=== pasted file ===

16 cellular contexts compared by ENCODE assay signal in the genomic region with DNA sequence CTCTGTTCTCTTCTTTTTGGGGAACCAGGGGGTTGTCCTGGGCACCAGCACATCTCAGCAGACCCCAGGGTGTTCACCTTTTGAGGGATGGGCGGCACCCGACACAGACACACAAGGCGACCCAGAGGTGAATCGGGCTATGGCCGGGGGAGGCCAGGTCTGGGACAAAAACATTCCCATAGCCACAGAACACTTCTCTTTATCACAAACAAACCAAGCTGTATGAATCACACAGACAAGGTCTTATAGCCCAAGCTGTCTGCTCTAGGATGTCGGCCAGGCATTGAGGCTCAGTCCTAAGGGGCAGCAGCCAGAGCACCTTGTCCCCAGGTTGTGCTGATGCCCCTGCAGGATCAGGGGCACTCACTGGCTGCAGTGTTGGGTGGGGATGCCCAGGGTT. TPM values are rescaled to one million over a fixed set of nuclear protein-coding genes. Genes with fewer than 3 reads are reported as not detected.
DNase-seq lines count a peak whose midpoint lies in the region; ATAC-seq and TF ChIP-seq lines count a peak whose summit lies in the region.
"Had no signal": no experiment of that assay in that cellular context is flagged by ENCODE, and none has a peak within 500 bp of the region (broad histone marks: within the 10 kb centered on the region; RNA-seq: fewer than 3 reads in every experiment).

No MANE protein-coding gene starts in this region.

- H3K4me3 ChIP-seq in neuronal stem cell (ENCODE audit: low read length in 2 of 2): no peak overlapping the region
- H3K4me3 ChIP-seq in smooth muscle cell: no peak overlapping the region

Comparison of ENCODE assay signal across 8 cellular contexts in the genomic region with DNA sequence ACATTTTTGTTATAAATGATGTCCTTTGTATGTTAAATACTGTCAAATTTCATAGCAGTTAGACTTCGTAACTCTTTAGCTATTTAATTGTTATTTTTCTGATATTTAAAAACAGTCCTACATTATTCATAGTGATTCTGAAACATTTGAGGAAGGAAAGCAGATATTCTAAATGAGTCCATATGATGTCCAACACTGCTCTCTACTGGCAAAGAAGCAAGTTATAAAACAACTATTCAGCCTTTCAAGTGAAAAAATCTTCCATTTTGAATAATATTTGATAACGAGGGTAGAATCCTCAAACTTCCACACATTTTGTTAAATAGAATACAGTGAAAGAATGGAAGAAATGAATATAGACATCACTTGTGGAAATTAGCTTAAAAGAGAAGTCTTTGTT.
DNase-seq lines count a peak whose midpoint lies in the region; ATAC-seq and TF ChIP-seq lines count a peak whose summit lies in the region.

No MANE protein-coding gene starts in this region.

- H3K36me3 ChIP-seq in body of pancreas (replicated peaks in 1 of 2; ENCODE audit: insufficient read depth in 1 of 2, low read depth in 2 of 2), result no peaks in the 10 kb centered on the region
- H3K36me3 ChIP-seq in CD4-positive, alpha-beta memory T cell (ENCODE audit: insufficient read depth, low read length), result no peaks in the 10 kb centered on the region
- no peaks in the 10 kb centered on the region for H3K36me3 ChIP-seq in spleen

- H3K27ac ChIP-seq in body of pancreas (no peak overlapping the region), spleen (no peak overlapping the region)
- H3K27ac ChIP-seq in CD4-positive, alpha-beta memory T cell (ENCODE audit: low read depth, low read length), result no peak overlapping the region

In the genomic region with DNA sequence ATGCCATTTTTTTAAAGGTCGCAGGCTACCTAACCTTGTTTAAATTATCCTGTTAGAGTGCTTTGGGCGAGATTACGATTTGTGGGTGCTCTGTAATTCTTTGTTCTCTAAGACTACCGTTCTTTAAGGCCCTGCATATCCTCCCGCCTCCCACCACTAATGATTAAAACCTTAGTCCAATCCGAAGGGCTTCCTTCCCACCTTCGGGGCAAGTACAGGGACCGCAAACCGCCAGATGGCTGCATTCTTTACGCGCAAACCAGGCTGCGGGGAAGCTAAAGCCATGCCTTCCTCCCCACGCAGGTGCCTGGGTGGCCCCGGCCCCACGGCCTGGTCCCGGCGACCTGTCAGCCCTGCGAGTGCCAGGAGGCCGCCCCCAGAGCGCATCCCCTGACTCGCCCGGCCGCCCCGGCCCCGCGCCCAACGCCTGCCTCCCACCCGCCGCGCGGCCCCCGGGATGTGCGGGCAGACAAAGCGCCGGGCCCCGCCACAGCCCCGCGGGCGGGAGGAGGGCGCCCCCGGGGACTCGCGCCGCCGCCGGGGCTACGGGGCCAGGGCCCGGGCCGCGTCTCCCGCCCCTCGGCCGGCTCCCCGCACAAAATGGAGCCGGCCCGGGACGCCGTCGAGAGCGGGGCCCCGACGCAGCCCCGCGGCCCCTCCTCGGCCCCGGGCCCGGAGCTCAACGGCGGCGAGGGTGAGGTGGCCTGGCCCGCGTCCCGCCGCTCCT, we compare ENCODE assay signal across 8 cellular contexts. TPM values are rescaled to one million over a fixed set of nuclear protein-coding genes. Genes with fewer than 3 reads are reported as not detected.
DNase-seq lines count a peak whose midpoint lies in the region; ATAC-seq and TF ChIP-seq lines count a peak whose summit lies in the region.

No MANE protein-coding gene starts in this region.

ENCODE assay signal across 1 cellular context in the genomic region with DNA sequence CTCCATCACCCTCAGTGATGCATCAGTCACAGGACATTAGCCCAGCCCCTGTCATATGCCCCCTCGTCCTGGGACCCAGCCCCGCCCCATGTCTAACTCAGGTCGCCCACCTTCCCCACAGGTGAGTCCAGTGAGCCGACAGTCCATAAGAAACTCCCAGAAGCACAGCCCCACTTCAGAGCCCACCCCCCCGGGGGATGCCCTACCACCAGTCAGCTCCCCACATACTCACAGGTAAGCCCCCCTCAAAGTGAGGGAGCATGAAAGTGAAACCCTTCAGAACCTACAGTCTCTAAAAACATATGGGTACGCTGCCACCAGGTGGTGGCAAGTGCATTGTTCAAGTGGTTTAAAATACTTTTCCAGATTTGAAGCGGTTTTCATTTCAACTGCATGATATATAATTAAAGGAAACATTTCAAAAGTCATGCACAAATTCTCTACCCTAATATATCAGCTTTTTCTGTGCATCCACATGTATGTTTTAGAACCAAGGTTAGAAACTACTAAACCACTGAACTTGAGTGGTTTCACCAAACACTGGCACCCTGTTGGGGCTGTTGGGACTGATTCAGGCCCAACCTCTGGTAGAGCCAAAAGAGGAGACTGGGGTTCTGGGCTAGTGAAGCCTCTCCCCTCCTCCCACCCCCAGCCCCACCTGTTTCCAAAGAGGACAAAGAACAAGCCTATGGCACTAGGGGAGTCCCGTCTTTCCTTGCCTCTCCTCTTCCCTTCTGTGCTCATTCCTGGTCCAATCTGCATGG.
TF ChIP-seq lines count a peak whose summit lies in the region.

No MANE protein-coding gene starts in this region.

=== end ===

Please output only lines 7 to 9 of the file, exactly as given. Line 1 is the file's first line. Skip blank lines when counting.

Comparison of ENCODE assay signal across 8 cellular contexts in the genomic region with DNA sequence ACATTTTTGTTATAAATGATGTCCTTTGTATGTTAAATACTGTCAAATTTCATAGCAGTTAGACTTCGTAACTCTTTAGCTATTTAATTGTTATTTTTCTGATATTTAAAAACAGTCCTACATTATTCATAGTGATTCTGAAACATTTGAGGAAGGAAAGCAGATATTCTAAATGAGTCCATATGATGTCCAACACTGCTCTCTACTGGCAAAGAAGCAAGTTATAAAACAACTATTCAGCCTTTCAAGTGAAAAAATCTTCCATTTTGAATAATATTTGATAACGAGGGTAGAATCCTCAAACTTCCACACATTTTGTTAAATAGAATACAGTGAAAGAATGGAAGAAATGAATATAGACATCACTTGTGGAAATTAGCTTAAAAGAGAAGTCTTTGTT.
DNase-seq lines count a peak whose midpoint lies in the region; ATAC-seq and TF ChIP-seq lines count a peak whose summit lies in the region.

No MANE protein-coding gene starts in this region.